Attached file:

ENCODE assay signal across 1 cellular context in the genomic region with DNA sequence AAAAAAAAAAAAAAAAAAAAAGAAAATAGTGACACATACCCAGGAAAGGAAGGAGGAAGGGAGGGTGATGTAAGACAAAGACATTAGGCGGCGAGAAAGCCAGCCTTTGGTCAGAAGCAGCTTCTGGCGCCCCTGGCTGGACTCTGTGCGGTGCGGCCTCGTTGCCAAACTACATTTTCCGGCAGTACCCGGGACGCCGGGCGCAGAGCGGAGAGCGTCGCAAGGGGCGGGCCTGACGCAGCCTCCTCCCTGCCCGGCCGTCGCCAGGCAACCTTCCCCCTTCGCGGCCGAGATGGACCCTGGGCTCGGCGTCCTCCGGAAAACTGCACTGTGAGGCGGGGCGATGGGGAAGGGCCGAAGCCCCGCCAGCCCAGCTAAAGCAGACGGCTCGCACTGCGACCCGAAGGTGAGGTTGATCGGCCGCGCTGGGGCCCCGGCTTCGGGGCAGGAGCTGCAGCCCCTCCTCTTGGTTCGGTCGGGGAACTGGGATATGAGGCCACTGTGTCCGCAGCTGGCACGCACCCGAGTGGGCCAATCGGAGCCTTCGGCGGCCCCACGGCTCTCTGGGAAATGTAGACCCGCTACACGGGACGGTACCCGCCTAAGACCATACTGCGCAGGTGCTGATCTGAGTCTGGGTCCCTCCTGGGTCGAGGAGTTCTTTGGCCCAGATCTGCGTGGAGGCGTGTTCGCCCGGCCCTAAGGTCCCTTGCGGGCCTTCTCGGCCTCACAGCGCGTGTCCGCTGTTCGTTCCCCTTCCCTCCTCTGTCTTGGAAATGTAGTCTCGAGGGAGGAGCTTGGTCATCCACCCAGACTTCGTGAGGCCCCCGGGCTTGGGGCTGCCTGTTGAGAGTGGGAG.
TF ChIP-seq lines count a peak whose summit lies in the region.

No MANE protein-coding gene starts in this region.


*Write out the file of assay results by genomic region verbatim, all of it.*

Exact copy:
ENCODE assay signal across 1 cellular context in the genomic region with DNA sequence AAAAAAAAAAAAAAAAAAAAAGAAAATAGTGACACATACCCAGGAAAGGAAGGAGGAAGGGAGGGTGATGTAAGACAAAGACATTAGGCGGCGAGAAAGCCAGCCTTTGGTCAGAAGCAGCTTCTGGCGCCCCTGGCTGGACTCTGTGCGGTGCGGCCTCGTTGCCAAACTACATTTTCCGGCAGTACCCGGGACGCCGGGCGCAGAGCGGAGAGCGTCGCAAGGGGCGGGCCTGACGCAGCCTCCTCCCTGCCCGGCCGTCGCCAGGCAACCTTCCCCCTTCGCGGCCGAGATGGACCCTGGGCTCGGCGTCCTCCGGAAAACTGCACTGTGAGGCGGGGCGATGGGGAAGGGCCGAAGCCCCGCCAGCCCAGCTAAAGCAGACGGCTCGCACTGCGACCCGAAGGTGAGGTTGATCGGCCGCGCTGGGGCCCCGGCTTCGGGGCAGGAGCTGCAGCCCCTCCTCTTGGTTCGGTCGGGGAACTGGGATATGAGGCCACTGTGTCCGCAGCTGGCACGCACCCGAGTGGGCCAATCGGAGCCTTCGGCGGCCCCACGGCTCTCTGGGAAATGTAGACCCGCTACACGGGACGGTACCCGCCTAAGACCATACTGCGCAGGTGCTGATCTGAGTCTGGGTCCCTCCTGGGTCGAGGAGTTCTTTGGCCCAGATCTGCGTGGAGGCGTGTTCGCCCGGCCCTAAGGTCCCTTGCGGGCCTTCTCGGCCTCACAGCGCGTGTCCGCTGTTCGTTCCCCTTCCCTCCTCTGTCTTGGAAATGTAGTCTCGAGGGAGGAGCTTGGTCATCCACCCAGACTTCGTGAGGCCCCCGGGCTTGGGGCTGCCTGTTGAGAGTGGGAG.
TF ChIP-seq lines count a peak whose summit lies in the region.

No MANE protein-coding gene starts in this region.